Exposure Tips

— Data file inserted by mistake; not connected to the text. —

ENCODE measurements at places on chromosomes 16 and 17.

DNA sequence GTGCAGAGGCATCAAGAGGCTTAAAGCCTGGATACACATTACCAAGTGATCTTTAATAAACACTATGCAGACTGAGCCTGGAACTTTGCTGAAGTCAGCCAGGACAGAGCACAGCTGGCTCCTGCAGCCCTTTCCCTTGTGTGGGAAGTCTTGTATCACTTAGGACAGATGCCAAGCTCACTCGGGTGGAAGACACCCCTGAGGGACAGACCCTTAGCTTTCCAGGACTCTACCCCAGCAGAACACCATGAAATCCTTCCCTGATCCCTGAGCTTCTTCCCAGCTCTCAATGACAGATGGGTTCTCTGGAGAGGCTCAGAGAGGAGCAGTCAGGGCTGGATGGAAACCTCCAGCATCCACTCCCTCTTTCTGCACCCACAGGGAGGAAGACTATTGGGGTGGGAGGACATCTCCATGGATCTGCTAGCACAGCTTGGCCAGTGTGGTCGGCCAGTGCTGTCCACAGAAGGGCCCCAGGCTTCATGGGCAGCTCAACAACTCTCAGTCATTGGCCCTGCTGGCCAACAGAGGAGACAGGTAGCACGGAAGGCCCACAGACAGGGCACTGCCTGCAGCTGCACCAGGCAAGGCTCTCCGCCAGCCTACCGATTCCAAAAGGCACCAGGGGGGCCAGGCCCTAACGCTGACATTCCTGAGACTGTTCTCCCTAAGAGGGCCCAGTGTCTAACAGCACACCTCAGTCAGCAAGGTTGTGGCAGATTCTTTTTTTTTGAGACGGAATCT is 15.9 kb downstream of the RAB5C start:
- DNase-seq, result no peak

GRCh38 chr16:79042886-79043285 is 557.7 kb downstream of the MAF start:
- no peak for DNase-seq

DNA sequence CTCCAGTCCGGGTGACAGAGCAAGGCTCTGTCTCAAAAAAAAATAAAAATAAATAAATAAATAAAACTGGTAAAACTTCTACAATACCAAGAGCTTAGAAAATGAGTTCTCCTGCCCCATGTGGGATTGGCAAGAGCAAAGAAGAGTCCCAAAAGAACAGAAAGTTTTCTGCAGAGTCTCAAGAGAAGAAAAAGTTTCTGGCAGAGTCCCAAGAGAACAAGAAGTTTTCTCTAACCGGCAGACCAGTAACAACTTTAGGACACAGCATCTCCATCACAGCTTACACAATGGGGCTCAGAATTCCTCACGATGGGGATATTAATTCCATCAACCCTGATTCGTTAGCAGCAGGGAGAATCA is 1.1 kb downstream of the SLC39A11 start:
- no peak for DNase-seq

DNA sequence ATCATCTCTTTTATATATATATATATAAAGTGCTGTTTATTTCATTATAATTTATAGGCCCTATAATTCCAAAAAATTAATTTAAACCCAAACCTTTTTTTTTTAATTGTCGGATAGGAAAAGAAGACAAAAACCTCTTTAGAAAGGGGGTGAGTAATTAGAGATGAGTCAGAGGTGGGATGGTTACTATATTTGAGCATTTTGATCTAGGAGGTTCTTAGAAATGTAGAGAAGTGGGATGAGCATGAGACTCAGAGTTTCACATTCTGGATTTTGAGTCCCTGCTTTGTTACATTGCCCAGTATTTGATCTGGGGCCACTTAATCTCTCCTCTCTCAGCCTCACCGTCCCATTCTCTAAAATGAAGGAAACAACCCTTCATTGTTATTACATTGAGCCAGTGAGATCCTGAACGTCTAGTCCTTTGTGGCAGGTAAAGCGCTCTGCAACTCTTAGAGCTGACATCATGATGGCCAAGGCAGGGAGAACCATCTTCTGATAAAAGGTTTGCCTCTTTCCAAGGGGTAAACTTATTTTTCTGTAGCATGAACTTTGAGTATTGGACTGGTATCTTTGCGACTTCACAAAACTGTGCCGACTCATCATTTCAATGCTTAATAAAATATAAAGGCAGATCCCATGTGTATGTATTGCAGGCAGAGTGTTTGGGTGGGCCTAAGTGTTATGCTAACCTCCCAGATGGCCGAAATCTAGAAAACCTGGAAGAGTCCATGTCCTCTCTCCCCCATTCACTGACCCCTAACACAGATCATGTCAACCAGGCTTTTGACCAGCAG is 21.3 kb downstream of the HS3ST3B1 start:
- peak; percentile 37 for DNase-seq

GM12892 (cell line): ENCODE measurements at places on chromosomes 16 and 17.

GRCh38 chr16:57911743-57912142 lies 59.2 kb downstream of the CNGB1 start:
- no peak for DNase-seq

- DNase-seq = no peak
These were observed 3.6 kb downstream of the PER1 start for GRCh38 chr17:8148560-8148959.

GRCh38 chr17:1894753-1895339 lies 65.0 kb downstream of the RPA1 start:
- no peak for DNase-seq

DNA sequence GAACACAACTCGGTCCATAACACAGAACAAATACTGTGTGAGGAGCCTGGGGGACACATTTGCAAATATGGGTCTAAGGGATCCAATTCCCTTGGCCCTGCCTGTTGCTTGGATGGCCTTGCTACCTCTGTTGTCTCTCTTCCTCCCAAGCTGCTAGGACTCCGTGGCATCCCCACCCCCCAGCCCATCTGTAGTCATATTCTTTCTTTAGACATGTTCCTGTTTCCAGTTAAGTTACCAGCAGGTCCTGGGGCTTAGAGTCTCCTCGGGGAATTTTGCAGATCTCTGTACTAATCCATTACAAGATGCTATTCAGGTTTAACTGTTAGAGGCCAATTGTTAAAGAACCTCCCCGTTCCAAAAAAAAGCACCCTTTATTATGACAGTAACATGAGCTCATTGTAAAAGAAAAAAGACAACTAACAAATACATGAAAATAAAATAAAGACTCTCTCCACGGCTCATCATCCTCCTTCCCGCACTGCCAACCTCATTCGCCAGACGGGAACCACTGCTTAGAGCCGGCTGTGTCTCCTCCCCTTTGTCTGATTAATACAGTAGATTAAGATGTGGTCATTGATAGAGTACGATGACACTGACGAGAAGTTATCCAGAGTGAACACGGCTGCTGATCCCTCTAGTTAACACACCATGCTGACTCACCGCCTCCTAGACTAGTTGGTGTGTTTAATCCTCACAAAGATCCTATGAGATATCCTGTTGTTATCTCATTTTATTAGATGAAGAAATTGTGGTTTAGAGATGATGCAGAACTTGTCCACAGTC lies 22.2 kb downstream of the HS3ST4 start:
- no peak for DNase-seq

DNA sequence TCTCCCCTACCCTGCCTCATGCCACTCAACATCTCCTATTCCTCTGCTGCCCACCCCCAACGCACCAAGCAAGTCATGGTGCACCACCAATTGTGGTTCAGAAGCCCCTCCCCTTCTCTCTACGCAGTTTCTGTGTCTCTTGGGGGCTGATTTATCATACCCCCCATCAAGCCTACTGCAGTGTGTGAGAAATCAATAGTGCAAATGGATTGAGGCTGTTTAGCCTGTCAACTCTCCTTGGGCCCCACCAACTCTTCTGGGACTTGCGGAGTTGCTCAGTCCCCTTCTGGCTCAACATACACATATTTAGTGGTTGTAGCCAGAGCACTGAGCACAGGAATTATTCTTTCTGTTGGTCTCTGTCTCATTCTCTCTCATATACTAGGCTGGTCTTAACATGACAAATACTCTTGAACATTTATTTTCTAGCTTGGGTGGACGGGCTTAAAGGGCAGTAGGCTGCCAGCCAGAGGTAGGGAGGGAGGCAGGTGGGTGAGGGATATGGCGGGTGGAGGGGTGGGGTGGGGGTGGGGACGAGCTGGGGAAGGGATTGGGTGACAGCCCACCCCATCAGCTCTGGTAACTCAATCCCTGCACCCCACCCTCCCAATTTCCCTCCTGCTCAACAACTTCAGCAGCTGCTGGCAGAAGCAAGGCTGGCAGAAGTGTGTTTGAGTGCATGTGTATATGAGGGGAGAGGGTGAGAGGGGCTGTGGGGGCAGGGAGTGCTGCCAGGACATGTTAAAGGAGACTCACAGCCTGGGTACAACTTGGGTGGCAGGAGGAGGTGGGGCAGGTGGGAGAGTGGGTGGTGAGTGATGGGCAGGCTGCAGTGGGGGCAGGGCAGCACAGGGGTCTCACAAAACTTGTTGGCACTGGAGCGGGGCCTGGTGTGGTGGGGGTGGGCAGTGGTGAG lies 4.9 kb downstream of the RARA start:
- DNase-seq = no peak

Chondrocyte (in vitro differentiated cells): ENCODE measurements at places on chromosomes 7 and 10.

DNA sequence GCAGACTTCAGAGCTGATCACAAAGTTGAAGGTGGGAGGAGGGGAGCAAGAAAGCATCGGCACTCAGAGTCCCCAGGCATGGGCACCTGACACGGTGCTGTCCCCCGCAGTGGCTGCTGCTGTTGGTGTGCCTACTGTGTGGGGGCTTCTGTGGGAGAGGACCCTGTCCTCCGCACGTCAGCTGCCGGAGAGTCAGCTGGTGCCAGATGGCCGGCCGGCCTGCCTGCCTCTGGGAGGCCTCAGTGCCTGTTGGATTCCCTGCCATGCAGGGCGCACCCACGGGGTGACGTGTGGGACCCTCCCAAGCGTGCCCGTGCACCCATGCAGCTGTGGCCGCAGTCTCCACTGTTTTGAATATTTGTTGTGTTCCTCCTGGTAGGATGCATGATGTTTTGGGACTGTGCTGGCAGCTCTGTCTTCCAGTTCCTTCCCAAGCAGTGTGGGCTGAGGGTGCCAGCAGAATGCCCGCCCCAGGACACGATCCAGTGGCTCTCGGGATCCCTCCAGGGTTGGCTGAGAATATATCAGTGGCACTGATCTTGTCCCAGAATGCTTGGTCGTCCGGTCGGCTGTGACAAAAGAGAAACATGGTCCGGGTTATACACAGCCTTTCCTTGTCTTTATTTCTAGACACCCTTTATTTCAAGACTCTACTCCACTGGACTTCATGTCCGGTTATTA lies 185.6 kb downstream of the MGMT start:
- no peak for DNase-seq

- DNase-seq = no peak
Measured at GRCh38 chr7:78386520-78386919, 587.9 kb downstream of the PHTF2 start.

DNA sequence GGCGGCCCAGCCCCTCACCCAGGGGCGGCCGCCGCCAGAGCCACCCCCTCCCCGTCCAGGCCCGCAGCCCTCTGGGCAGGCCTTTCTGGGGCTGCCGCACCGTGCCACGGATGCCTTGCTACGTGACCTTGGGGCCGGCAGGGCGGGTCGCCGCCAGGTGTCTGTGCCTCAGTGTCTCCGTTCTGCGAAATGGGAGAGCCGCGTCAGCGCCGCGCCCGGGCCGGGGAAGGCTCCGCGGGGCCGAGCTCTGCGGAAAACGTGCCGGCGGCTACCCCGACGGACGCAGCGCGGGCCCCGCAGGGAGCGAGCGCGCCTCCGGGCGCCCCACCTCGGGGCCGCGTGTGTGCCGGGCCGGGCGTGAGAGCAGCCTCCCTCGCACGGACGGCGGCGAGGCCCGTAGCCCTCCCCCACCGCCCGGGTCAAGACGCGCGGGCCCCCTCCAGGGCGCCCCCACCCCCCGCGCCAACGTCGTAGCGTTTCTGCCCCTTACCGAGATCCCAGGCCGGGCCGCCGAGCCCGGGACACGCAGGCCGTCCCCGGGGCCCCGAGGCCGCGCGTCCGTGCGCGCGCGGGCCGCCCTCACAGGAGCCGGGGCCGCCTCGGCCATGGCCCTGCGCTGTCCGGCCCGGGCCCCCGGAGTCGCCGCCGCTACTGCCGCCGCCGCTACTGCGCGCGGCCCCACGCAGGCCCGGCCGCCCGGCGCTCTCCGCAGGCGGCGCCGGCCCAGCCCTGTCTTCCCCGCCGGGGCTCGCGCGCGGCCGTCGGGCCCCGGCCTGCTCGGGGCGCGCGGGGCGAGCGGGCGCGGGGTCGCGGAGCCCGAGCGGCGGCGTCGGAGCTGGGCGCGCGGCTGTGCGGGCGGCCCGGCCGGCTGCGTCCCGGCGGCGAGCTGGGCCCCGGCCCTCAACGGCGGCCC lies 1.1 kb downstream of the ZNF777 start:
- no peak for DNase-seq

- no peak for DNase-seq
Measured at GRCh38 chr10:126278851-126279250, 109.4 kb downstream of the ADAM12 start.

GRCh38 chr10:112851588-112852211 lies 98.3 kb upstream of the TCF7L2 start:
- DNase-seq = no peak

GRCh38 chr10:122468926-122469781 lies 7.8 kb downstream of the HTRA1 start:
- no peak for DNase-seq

For basic exposure, when you haven’t got access to a light meter, the sunny 16 rule has served many photographers well over the years. Quite simply, the premise is, set your shutter speed to roughly the same as the ISO of the film you’re using (100 ISO film = 1/125; 200 ISO = 1/250th, and so on). In bright sunshine, the approximate aperture value would be f16, with wider apertures (smaller f numbers) the duller the day. So on an overcast afternoon in spring, on 400 ISO film, an aproximate exposure might be around the f8 at 1/500 mark. Cynical? Set a digital camera up manually and try it, you’ll be surprised at how accurate it is. Sure, it’s unnecessary if you shoot digital, but this blog is primarily about film, and when there’s a wonderful scene in front of you and your meter’s packed in, this way’s closer than an outright guess (plus, you’ll tend to find that over time, your outright guesses become pretty accurate themselves. Photography is about more than creating pictures, it’s about learning how to look at light and use it to your own advantage.)

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